John Grant: We have many brands in our lives which are just heuristics. You don't have to think about what razor to buy every time you're in the supermarket just by the same one as last time, whether that's Bic or Gillette or the own brand or anything, but it's just a cognitive shortcut. I produced something with some colleagues back in the 90s for IKEA called the Not a Brand Book, and we were commissioned as their London agency who'd done barnstorming successful creators for them. And they said, well, we've struggled in a few other markets, so could you produce a brand book? And me and one of the creative directors of St. Luke's created something called the Not a Brand Book + we said, look, you are not Nike. You're basically Nike makes things in places that look like sweatshops, which was a very current controversy at the time with Naomi Kind's no logo.
And then they charge a hundred dollars. And the difference, some of the difference goes to their shareholders and some of the difference goes to sports stars, but they're here to inflate the value of objects. You, IKEA are a factory outlet, if you make a mug for 50 euro cents, you charge 51 euro cents for it and you just make a billion of them and you are not here to inflate the value, but you're actually here to democratize design and make it available to the further reaches of the mass of humanity who can't afford European lifestyles and so forth. It was just a thundering IKEA manifesto about brands. It had a picture of Richard Nixon, was the second page, + with the line, only liars need to be consistent and it produced an effect. I worked years later with IKEA in North America and I found that the country manager of Canada had a bootleg copy of this.
It was never adopted as an official thing, but people photocopied it and shared it. And the core question that we asked because we'd been asked to do something that helped other markets be effective. And we just said, just to ask one question which is, is this us? Because IKEA has such a strong culture and ideology and mission, there's no need to put a gloss around it like Chanel would where you're handed the manual and you're not allowed to spoil the round by doing anything renegade, + you've got one creative director, they've got a hundred thousand creative directors or more these days and a hundred thousand CEOs and they have a really strong culture, which I think is what appealed to me about your Whole Brand Project is that certainly the minority of companies that really have brands and really have cultures don't need so many of these crutches to formulate what they do + they're able to respond authentically and actually change over time.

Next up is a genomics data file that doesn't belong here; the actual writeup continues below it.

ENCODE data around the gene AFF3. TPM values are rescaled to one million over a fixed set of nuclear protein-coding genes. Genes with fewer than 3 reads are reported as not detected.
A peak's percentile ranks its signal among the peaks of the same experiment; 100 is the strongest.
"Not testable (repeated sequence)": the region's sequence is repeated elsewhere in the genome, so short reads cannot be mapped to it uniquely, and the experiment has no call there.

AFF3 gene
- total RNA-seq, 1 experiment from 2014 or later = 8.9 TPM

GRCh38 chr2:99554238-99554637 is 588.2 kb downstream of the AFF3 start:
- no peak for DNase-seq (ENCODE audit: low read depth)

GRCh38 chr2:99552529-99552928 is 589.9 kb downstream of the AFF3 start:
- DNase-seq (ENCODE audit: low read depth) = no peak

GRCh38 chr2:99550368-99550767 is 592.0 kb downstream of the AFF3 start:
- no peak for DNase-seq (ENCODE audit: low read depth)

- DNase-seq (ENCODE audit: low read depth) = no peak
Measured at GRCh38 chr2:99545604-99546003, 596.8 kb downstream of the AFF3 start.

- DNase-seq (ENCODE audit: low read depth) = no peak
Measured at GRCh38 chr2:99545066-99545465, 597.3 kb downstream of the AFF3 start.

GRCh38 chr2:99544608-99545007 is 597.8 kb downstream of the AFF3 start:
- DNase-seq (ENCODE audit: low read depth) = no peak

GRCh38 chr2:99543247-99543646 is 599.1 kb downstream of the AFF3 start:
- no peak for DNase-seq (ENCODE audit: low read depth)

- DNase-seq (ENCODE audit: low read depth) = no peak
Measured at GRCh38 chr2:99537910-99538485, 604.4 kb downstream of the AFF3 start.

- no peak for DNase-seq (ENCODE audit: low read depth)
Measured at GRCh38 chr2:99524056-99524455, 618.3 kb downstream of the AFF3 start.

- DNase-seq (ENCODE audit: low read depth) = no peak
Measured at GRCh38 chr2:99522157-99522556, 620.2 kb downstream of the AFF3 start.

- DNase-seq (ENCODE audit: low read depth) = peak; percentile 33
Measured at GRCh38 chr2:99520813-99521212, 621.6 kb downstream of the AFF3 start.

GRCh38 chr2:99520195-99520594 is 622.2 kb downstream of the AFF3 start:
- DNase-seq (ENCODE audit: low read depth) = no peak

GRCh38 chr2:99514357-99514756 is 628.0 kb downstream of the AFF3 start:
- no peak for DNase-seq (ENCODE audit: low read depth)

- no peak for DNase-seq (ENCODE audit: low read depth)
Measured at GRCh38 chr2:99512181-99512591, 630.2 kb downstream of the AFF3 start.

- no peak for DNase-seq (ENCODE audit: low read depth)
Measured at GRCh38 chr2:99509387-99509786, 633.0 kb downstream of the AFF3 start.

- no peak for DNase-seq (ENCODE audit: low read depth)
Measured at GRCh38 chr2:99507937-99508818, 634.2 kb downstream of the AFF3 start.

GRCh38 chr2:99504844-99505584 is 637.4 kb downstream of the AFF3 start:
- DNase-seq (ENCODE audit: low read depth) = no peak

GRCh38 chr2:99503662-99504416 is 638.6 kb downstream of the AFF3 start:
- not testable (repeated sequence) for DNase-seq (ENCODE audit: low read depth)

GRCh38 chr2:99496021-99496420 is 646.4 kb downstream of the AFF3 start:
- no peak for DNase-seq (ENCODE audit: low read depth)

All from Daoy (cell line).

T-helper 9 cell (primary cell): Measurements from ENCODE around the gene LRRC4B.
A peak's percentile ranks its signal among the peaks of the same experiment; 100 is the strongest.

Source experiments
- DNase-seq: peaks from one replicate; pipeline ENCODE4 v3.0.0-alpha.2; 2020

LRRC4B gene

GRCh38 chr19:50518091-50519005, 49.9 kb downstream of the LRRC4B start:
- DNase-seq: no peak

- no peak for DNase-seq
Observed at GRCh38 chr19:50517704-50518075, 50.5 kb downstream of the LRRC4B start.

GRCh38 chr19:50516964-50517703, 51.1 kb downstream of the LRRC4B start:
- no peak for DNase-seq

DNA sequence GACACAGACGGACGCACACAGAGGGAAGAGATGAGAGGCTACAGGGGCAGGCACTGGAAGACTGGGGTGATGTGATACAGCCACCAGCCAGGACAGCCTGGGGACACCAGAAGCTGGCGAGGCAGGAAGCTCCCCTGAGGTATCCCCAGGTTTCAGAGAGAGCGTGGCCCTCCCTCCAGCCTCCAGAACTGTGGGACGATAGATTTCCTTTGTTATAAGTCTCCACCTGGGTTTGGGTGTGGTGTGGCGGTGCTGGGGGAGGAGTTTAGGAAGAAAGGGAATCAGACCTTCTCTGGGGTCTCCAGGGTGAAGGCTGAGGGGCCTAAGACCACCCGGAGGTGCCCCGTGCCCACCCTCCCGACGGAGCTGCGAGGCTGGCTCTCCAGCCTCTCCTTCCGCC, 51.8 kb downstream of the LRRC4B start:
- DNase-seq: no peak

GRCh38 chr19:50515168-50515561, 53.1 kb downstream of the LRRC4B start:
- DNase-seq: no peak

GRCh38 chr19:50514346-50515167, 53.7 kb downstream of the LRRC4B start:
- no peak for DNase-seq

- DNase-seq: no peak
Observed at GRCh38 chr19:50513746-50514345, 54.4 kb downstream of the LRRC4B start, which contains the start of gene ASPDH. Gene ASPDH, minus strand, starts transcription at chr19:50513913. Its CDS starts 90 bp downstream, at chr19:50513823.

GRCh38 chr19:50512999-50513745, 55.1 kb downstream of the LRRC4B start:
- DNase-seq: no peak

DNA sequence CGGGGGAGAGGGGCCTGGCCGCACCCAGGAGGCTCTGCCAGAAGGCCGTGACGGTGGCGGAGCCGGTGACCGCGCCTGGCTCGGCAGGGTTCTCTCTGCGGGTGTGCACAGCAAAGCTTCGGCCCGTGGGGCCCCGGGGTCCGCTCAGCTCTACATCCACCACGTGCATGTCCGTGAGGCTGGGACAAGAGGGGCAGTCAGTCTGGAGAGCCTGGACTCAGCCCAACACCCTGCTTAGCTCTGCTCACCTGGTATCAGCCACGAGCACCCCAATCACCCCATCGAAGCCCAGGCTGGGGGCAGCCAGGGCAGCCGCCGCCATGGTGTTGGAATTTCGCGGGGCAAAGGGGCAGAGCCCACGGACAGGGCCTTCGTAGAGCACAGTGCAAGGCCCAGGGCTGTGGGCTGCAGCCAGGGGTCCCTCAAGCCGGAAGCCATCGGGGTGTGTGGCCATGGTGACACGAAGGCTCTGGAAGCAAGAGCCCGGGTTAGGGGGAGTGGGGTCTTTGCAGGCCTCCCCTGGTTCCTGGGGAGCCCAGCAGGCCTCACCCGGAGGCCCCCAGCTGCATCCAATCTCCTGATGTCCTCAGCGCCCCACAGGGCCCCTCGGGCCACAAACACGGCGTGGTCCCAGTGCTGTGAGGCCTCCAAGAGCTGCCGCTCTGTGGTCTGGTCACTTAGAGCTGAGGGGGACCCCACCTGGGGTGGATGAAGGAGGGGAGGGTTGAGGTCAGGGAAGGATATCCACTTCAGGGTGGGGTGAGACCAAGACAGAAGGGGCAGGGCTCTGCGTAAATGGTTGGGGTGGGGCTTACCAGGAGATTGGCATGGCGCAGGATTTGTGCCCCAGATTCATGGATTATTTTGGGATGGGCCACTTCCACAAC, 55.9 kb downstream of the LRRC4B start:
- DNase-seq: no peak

Tim Galles: When you hear the word the concept of the whole brand, and just the idea of a holistic brand, what does that conjure up to you? What does it mean to you without leading the witness too much?
John Grant: There are several connections I immediately made with it and there were things that I realized at different times. So it was very influenced way back in the 90s. There were a couple of business books about the whole business concept. So, the idea that actually a company culture + its products and the brands and the formats and everything could become this holistic meaningful entity. So, when I work with The BBC, there was this great sense of an organization that really didn't have to find its purpose because it had one ever since it was founded + it was more of a public service remit to entertain and inform and that carried them into the digital age and gave them an anchor attached to the boat. And they have a very strong culture and culture isn't a metaphor there. There's a lot of appreciation for what makes quality.
We'd say now today a quality piece of content, but they put a lot of thought into the craft of storytelling and production and so forth and would always produce things to their own standards rather than some current commercial fad or the need to chase ratings, which also insulated their cup. But I realized at the time that I was working with them + I was on a panel discussion, they were saying what if anything is really new in brand thinking? And what was new in my thinking at the time was to be starting to look for the kind of ideas that organize + cement and attach great diverse parts of a brand. And I'd started, which I riffed on in several books to draw brands as molecules of connected ideas and always to be looking at the what's the glue or connection or what's the genetic principle behind this molecule that gives it a certain function, a certain way of being, which is different.
Tim Galles: When you think about sustainability efforts as being part of those, this is what we do, where is your head in that space? Has that been an evolution into getting to sustainability? And I know I love this idea of the CUSP or C-U-S-P and how to actually get credit and express your sustainability efforts in order to have that be part of what your overall brand is. Can you talk about sustainability as an initiative + an area of interest for you? And then where you see that for brands.